Lennox says the company planned to retire its 1200 W CL-7 laser when it installed the 4000 W 840, “but we never quit using the older machine because it fills a niche for us. We do a lot of quick one-off pieces, and by keeping the older machine, we do not have to interrupt a production run on our higher-end laser. We can switch it from 20 ga. to 0.25 in. (6.35 mm) plate quicker than the new machine because it’s lower-level technology; you just change the power settings and run it. It has the same 5 x 10 ft. (1.5 x 3 m) table and swappable pallets. Admittedly, the older machine is slower with ballscrew drives and does not produce the same edge quality or accuracy as the new laser, but for a segment of our business, this is not an issue. The ability to get one part made in a few minutes, without interrupting our new laser, is a competitive advantage for some jobs.”
As a builder of machine guarding, ETSM has the resources to keep its machines current with safety standards. The company has in-house capabilities for fabricating enclosures and perimeter guarding, and integrating sensors with machine control systems. It also works with a safety consultant to ensure its shop and equipment meet current standards. Lennox says ETSM purchased its CL-840 laser with the Lexan enclosure and liked it so well that it plans to fabricate a similar enclosure for its older laser.
Among the products manufactured in volume on the new laser are electrical enclosures that house phone and cable TV lines inside concrete light poles. ETSM makes about 5000 kits for these enclosures every year. The kit uses satin galvanized steel, aluminum and stainless steel. “Prior to our new laser, we outsourced everything but the mild steel, which we cut with our old laser,” Lennox explains. “The new laser allowed us to bring all this work in house, particularly the lighter gauge aluminum and stainless.” Other items fabricated in quantity at ETSM include development-size lots of parking lot equipment.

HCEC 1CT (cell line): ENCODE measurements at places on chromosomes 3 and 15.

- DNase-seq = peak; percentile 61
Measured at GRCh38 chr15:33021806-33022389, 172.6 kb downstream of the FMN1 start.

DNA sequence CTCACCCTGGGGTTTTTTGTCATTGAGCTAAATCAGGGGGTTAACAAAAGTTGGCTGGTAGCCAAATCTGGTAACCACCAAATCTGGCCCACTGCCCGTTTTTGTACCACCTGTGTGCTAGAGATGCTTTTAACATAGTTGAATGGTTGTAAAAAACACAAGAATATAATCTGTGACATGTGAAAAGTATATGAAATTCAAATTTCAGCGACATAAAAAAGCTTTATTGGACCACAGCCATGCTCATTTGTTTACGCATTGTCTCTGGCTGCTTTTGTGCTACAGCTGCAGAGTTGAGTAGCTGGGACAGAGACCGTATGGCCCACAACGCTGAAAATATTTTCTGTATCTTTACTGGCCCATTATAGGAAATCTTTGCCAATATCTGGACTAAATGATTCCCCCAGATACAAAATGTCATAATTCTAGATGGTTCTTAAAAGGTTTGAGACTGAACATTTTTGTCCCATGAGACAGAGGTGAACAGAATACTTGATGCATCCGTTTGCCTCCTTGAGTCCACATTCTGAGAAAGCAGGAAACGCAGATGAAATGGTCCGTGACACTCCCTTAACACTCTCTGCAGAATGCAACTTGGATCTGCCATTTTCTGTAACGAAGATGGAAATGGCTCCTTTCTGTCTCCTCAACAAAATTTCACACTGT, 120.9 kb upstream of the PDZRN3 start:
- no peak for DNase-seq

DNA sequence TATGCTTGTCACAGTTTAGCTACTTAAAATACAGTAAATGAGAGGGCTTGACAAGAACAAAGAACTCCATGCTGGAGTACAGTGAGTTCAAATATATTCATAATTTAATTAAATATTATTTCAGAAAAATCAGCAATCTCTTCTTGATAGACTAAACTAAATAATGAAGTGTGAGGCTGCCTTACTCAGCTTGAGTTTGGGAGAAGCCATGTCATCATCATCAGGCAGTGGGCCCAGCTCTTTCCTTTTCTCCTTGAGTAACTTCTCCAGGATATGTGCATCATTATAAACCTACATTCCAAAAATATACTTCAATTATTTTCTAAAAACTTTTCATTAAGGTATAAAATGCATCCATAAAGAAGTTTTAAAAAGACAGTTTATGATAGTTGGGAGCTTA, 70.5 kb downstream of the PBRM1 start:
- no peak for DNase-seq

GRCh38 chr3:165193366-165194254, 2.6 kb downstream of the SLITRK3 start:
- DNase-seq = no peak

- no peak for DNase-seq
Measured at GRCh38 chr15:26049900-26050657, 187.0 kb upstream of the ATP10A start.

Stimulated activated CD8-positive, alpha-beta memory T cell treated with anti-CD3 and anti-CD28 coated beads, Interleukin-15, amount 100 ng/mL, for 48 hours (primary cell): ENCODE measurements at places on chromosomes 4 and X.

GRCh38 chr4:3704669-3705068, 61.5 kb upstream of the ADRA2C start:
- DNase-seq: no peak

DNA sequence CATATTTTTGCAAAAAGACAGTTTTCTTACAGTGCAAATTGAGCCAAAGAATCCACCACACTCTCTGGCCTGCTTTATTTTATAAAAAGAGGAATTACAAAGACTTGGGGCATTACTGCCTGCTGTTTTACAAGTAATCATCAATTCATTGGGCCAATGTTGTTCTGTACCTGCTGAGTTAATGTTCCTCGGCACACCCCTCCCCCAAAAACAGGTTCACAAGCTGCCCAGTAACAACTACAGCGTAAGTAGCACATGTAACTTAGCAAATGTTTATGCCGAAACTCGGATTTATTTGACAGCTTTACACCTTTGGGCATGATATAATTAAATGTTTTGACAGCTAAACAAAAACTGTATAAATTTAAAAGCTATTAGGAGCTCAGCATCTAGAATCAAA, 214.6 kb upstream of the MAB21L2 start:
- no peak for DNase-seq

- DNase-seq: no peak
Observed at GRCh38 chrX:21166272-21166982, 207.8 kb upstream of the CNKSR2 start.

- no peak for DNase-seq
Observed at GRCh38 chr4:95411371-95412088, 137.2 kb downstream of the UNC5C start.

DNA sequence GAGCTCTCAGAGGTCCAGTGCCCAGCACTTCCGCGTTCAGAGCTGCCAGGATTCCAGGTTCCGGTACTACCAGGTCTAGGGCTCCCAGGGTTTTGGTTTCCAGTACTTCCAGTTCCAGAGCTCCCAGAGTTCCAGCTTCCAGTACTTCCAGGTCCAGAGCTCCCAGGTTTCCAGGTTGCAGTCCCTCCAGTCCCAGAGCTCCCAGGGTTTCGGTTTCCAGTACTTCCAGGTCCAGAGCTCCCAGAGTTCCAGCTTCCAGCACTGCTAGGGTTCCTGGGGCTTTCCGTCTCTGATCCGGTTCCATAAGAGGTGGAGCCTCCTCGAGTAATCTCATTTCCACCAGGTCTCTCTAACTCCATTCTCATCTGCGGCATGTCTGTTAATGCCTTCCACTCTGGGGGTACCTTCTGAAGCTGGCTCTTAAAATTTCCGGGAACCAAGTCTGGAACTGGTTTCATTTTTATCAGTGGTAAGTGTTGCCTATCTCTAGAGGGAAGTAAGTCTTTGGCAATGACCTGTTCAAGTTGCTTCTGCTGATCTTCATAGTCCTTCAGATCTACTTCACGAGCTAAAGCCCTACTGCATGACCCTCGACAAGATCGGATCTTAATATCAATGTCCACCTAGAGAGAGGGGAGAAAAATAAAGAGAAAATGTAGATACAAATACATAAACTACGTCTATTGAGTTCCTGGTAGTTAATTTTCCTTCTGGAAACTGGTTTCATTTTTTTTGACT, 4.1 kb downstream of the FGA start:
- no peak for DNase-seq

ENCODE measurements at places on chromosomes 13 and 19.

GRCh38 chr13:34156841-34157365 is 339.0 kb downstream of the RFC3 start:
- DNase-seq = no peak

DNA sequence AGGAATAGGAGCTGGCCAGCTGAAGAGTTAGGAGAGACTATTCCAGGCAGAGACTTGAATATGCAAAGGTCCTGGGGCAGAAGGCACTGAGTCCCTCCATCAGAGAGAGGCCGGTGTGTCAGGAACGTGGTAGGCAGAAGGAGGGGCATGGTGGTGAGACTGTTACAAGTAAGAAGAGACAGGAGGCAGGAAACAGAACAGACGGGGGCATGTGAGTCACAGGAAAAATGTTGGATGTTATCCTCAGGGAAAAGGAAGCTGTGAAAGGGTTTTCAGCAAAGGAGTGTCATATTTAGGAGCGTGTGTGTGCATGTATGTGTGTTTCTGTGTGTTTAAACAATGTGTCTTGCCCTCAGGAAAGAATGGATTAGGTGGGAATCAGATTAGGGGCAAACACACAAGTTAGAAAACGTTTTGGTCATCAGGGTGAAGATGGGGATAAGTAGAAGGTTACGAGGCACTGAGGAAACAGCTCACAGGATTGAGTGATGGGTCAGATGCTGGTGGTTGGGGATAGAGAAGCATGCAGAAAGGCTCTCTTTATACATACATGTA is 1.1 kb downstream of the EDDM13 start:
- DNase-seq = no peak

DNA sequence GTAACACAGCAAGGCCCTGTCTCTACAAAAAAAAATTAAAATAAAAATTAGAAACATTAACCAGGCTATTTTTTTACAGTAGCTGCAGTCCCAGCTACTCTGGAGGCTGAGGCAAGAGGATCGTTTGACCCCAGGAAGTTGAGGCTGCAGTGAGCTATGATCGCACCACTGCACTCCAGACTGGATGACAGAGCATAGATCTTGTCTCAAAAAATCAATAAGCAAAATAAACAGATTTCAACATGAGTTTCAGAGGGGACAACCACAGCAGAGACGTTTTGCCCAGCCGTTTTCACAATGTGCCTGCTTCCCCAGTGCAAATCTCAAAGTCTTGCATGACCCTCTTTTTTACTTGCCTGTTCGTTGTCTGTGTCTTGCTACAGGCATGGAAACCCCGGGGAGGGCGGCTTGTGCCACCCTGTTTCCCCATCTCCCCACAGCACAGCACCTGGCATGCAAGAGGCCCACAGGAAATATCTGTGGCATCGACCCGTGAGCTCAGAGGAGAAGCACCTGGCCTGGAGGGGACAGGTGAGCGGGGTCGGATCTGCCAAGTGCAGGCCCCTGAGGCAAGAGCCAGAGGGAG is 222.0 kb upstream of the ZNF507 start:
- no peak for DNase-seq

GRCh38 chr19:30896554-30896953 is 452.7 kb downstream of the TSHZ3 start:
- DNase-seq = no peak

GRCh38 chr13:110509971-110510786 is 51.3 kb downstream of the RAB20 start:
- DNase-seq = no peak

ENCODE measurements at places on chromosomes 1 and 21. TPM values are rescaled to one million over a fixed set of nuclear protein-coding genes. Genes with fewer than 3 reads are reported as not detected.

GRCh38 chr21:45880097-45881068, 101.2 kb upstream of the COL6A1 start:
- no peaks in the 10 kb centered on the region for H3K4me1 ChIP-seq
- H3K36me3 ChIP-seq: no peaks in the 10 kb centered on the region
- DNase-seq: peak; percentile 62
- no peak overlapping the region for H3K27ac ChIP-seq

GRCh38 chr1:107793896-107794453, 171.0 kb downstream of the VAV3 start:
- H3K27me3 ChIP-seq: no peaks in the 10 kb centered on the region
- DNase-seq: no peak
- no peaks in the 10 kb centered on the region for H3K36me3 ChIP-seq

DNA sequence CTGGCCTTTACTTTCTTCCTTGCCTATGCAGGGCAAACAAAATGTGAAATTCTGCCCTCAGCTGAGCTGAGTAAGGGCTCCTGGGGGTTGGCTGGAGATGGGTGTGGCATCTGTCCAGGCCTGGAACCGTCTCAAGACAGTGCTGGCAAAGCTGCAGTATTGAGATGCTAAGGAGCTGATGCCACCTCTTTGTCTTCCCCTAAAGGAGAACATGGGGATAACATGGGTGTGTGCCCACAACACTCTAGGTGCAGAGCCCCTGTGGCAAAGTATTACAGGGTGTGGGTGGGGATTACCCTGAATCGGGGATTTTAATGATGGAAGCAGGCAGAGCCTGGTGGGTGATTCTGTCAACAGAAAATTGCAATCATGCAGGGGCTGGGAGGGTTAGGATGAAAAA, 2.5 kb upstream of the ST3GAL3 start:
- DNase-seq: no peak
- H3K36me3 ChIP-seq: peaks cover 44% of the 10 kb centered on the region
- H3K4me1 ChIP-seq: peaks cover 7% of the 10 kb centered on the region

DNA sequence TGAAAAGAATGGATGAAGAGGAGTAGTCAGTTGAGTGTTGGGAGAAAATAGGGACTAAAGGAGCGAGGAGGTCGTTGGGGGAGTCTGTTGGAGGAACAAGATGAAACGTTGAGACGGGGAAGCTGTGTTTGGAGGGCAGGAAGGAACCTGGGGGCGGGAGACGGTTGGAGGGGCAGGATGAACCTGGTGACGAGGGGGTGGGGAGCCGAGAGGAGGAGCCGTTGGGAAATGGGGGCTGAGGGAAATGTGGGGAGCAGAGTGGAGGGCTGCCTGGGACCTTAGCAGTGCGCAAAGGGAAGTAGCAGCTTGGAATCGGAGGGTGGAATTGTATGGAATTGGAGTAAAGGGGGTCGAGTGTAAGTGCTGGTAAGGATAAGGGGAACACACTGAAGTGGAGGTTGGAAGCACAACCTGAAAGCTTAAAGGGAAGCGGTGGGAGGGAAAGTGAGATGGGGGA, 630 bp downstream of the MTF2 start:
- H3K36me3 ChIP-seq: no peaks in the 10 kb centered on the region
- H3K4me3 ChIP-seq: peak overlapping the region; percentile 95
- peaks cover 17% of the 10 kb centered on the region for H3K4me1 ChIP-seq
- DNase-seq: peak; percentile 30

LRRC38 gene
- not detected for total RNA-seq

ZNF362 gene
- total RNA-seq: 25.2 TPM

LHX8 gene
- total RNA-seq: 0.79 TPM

Likewise, the Cincinnati 18 Series shear made in 1974 continues to serve a role, after being purchased used more than 20 years ago. The machine was built in Cincinnati Incorporated’s former manufacturing plant in Scotland, sold to a customer in Israel, and then to a brake pad manufacturer in Montreal from whom Lennox bought the machine. “We use it every day and have no plans to replace it, despite having laser cutting ability,” Lennox stresses. “It’s pretty much maintenance-free. Just change the blades as needed and wipe the dust off. These older machines still work; they rarely need maintenance, and there’s no cost to keep them on the floor. In fact, the older equipment is often easier to maintain because it’s simpler.”
He adds that there is “no capital cost to keep these older machines. As long as they stay healthy and we don’t need the floor space desperately, we’ll continue to use them because they fill an important tactical role in our business plan.” SMT